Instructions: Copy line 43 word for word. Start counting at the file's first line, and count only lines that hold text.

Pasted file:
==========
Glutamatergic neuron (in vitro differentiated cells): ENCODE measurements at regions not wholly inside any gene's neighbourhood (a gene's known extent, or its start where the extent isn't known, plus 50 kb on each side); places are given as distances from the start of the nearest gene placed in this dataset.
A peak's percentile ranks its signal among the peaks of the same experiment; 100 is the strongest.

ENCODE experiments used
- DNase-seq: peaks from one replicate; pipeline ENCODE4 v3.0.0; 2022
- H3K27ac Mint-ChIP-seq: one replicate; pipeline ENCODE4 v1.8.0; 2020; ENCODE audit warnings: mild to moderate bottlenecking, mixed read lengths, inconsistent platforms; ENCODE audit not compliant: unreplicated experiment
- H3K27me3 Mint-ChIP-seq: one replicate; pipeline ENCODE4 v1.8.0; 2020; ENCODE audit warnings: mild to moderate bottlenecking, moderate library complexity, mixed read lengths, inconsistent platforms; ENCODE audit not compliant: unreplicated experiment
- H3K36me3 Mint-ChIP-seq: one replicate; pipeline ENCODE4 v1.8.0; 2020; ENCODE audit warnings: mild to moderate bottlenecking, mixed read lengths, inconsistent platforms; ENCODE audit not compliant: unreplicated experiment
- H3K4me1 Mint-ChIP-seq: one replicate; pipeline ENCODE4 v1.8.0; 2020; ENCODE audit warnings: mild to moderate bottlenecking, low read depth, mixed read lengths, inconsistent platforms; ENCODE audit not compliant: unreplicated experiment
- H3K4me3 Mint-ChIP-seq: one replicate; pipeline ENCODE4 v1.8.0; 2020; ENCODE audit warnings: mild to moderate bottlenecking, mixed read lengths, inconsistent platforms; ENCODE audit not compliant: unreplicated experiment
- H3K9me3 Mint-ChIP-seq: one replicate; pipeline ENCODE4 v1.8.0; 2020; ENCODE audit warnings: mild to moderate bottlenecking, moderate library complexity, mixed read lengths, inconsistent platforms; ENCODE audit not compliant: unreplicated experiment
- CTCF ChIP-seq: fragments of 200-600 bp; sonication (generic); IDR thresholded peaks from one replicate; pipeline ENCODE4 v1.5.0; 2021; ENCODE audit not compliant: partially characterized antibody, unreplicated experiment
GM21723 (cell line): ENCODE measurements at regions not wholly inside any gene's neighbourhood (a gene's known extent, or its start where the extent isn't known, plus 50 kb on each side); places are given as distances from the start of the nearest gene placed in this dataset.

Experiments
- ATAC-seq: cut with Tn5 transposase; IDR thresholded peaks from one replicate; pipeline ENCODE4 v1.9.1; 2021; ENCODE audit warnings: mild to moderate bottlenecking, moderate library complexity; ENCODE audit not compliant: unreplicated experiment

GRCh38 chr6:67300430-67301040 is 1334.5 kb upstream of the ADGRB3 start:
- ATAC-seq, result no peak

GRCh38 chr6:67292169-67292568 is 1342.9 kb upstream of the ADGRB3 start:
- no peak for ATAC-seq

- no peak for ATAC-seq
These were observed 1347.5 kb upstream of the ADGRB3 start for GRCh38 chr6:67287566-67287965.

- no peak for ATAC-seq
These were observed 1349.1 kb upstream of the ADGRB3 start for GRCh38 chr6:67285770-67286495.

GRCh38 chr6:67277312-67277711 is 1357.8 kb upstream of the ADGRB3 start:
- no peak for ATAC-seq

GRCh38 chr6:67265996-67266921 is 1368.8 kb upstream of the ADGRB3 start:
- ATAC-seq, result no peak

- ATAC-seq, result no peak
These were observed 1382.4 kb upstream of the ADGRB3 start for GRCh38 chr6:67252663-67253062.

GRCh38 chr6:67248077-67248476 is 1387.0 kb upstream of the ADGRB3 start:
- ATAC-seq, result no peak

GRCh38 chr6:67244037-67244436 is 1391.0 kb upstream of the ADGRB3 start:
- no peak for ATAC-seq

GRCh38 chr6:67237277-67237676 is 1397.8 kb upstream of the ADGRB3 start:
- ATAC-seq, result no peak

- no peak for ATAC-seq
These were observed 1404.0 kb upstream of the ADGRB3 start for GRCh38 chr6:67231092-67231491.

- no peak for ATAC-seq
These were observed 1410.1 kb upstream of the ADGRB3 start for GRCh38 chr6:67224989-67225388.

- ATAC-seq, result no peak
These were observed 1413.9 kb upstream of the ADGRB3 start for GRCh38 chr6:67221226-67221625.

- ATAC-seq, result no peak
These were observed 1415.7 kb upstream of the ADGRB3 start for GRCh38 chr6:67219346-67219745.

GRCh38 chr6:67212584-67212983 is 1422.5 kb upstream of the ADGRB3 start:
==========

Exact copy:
GRCh38 chr6:67212584-67212983 is 1422.5 kb upstream of the ADGRB3 start: